The planned redevelopment of a nondescript building in the Crossroads Arts District has become a topic for white-hot debate among civic, political and neighborhood leaders in Kansas City.
The controversy will be further stoked by two new events.
On Monday evening, City Attorney Bill Geary issued a statement which raises the possibility that a current citizens referendum to put the project to a public vote may be illegal. That’s sure to infuriate opponents of the proposal.
And on Tuesday morning, the city-controlled Tax Increment Financing Commission is scheduled to hold a hastily called “special” meeting to try to push the project forward, despite heavy criticism from other taxing jurisdictions such as Jackson County.
Cooler heads need to prevail. This issue is ripe for a reasonable compromise that would help a solid and worthy redevelopment move forward without dunning taxpayers for so much of the project’s cost.
Keeping the BNIM architectural firm and its employees in the urban core is desirable. So is turning the structure at 1640 Baltimore Ave. into an innovative, environmental showpiece, which, among other features, would replace a surface parking lot with landscaped green space.
A compromise also could ensure that other taxing entities, especially Kansas City Public Schools, receive more revenue than now expected from the deal so they can provide better services to their constituents.
Mayor Sly James should be at the center of working out a deal that makes the most sense for the public and for the city’s future. On Monday afternoon, a spokesman for James said the mayor “is having conversations with stakeholders and will have more such talks in the coming days to reach a solution.”
Shirley Helzberg can help, too. She owns the building and is the leading proponent for using about $5 million of public funds for the $13 million project. But Helzberg seems dug in on her request for the full amount of approved tax breaks. In a recent Star story, she threatened to tear down the building if she didn’t get her way.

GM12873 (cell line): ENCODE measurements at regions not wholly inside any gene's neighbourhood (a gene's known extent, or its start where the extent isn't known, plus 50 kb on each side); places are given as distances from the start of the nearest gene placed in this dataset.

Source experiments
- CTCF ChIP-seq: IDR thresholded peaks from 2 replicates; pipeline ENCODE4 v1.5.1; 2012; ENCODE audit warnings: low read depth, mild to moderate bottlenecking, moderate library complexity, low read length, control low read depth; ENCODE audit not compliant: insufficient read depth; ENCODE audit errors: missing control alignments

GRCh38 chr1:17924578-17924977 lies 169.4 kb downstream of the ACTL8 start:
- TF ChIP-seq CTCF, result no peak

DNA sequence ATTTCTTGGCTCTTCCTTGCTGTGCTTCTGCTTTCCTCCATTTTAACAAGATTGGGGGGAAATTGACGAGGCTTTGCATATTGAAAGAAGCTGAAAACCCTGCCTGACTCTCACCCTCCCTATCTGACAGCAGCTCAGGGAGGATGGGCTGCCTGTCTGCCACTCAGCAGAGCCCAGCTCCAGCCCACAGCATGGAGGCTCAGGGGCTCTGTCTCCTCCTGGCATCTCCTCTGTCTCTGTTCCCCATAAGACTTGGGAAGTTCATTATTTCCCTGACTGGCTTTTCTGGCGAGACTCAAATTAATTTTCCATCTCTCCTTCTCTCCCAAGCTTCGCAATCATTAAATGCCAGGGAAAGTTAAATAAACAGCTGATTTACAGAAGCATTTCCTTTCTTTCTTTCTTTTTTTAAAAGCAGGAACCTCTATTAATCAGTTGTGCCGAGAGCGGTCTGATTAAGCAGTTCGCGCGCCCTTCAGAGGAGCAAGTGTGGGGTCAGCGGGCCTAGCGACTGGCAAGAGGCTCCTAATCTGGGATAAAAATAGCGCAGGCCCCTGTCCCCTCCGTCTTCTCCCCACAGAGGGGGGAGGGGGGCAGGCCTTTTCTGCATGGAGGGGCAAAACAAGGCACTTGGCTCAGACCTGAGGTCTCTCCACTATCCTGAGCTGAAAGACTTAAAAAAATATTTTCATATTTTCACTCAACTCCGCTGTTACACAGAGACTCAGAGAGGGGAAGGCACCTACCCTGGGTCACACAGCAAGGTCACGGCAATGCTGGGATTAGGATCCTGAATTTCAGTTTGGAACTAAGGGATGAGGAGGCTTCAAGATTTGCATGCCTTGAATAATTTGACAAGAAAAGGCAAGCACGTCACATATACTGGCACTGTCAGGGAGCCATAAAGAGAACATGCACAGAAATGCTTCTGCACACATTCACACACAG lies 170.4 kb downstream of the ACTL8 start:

James badly muddied the waters recently with his machinations involving Philip Glynn, a city appointee on the Tax Increment Financing Commission.
Glynn voted against Helzberg’s project a few months ago, but the full panel recommended it to the City Council. There, the politicians approved it in late October.
Days later, Glynn and the commission refused to take the next step of endorsing a redevelopment agreement for the project in an expeditious manner. Instead, the panel put the issue off until January, mostly because a group of petitioners had started a referendum drive on the council vote. Essentially, these critics want to ask the public whether it approves of the tax breaks.
Enter James, who yanked Glynn off the TIF Commission and replaced him with Jennifer Dameron.
At its Tuesday meeting, the TIF Commission is supposed to again consider endorsing a redevelopment agreement for the project, the same pact that Glynn did not support. Presumably, James is confident that Dameron will be a crucial “yes” vote.
However, the calling of this “special” meeting has further strained relations among several parties that had been trying to develop a compromise for the BNIM project. It appears James, Helzberg and others in that camp are trying to get their way in any fashion possible.
“The commission should be ashamed of this abuse of power and blatant disregard of democratic principles,” Calvin Williford wrote in an email over the weekend. Williford, chief of staff for Jackson County Executive Mike Sanders, often represents the county on the TIF panel.
City Attorney Bill Geary, in an interview a few weeks ago, had said the council-approved ordinance for the Helzberg tax breaks was “frozen” while the referendum petitions were being circulated. He said that ordinance could not take effect during this time. Petitioners have until Dec. 8 to submit 3,400 valid signatures but could get up to 10 days more.
However, Geary on Monday evening made an additional point when questioned by The Star.
He noted that the citizens referendum was “plowing new legal ground” and “there are many considerations, including past council actions on the 17th Street TIF Plan and state rules for implementing TIFs that will have to be considered.”
Online records show the City Council in 2008 approved the original TIF for the area that includes Helzberg’s building. So could it be too late for a referendum on the proposal?
As we have noted many times, the City Council needs to be judicious in approving tax breaks. But downtown projects often deserve special attention because too much of the entire area is not yet thriving.
The BNIM headquarters would be a great addition to the Crossroads but at the right price. James, Helzberg and a few others must provide leadership to find that point. A good resolution also could avoid an ugly showdown over the legality of a citizens referendum.